To those who know Scripture through and through, as well as the Tradition that goes with it, her essay is a theological disaster, manifesting a thorough ignorance of Christian belief, coloured by atheistic prejudice, and delivered with a heavy dose of sarcasm to bolster her so-called case. Bible verses were read out of context, either the narrative context, the historical context or the theological context. She made numerous contradictions, thereby mining her credibility with regards to whether she was seriously trying to make a case for the Bible being pro-abortion. Rather, it seems she was engaging in the intellectually adolescent exercise of slinging mud at a thesis, in the hopes that the objections would stick, rather than really trying to follow all her assertions to their logical conclusions. Whether her statements contradicted each other or not did not seem to matter to her. The contradictions did not even seem to occur to her, which suggests she wasn't even paying attention to the substance of what she was putting forward. Sometimes a contradiction can be very subtle due to nuances, and one can be understanding of an author who does not see them. But some of the contradictions in this essay were very blatant, such as first asserting that life begins with breath, then citing a bible verse that says that the spirit enters the womb; or saying that the Bible sanctions the abortion of female fetuses, without answering for the morality of aborting male fetuses. She would also exclude the possibility of competing interpretations, without adequately justifying their elimination (or not providing any justification at all!) The reader is expected to take her at her word, which is interesting, given that she's a skeptic, and skeptics are supposedly not inclined to accept statements on authority alone.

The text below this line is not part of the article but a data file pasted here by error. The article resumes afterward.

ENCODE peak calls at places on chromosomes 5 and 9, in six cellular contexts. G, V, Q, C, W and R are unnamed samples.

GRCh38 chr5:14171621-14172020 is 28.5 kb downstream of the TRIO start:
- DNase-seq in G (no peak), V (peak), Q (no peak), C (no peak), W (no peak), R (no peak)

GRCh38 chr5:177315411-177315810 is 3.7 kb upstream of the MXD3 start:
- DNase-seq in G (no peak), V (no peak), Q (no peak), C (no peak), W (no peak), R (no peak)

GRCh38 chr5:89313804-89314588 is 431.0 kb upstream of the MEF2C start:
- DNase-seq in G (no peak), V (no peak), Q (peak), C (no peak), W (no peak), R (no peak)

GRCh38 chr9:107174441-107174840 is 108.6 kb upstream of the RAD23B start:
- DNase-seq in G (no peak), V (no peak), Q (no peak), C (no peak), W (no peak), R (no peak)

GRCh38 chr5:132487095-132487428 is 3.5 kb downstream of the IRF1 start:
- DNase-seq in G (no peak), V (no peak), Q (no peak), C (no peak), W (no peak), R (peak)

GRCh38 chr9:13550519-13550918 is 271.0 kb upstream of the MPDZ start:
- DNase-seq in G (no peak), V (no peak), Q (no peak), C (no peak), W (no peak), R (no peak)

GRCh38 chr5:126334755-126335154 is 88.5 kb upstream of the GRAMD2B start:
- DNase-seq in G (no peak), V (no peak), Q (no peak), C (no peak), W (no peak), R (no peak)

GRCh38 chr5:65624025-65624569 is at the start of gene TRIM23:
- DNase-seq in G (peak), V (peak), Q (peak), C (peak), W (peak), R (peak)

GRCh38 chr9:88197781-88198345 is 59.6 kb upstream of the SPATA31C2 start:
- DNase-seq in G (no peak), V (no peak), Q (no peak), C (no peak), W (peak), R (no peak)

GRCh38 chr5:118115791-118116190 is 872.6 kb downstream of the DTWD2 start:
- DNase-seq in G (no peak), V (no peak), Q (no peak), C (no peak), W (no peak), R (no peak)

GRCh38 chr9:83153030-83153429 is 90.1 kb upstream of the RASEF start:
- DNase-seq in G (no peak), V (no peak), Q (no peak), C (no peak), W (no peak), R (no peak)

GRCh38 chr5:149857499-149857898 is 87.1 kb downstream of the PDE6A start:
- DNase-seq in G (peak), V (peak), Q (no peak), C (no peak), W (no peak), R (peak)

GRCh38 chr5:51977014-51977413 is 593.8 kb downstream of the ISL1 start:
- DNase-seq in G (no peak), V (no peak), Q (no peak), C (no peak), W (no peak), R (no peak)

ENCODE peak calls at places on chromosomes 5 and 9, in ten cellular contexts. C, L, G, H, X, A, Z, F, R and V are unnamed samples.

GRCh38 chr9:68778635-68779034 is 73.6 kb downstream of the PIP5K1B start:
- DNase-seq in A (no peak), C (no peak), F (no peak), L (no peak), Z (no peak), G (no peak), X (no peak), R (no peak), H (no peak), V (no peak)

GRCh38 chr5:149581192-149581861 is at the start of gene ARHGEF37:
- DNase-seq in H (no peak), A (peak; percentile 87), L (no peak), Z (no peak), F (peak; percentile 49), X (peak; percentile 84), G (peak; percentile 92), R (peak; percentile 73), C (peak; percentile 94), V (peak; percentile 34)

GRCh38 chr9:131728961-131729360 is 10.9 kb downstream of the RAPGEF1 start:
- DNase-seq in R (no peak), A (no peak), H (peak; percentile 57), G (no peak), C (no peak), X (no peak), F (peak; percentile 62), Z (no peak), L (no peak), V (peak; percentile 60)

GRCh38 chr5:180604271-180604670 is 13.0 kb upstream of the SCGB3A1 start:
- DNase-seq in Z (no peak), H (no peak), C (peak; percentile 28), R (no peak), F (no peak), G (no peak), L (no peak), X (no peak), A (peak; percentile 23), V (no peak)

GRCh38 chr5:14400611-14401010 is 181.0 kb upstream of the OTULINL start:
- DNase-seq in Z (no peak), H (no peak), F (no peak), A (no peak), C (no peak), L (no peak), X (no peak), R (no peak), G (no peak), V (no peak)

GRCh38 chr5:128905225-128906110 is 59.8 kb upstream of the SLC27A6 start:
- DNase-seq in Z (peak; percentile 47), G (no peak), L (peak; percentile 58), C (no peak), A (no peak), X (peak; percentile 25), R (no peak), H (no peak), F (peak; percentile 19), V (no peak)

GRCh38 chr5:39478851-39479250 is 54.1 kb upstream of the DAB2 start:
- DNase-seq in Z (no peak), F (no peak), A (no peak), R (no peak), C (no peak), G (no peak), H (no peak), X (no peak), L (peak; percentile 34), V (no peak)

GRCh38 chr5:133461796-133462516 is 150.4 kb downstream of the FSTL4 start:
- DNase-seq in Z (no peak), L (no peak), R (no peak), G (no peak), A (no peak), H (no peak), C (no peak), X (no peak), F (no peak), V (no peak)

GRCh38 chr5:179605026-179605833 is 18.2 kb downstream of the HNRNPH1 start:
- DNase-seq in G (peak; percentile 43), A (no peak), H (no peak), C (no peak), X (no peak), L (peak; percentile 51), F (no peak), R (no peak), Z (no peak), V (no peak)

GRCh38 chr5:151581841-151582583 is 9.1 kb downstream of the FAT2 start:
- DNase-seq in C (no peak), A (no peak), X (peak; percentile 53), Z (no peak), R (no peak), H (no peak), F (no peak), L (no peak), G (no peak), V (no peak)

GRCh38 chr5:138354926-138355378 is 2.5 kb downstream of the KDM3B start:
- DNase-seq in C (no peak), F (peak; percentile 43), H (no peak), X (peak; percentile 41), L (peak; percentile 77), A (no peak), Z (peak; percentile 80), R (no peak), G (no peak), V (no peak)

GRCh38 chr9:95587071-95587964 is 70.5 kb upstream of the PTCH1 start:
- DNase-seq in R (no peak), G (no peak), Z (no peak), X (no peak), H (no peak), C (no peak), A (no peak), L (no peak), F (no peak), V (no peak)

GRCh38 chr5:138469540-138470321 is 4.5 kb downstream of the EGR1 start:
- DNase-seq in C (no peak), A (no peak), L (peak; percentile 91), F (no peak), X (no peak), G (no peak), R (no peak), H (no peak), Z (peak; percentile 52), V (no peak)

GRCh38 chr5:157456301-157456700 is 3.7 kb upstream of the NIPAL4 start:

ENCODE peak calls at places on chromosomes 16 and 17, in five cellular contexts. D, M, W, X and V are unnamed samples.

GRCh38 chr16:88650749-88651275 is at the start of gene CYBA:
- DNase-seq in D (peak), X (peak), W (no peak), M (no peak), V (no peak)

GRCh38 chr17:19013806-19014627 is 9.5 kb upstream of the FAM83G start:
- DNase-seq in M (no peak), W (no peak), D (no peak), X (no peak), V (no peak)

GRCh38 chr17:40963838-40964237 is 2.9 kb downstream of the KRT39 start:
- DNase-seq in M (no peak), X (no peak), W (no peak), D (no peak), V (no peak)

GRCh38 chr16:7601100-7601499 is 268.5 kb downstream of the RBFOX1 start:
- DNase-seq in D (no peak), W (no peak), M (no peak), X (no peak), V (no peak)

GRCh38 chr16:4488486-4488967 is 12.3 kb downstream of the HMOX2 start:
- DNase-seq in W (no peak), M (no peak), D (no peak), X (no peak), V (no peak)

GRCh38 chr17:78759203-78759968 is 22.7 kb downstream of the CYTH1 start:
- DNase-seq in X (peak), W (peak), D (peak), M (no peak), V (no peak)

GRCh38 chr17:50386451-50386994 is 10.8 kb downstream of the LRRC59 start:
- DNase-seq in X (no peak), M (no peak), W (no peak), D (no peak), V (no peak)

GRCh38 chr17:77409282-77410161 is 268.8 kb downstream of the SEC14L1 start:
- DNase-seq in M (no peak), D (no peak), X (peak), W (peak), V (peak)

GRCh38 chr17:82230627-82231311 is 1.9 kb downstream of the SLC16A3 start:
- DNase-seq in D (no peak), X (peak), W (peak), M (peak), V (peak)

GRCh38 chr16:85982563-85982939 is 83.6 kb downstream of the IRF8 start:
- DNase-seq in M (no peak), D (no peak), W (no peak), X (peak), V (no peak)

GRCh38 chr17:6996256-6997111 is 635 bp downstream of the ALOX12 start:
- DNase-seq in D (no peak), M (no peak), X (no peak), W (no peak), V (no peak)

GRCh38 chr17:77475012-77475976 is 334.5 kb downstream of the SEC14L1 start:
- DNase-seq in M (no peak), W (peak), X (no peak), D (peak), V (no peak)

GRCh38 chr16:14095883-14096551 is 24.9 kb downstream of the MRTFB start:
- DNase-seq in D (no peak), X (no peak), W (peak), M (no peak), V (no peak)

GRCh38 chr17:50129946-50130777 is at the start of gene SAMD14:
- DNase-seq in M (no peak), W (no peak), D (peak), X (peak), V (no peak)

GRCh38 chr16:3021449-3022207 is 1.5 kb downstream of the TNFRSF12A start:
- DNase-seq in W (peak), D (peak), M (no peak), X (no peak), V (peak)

This essay was essentially divided into four topics:

·The personhood of the fetus

·Miscarriage and abortion

·The Beginning of human life

·The Sanctity of Human Life

In none of these sections does she succeed in making a case for what Scripture has to say about these subjects. All she does in each section is try to demolish the pro-life position. Never does she try to put forward a Scriptural basis for the woman's life to be supreme over the life of her fetus, or that women need “bodily autonomy” or any other feminist tenet. The best she can do is maintain that the Bible's silence on these matters. But arguments by silence are often very weak.

As a matter of course, if one wishes to know what the tenets of a religion really preach, it's best to consult those who actually practice it. Those who are hostile to a religion are going to interpret doctrines in light of their prejudices, and they are less interested in knowing the truth about the religion than making it look bad.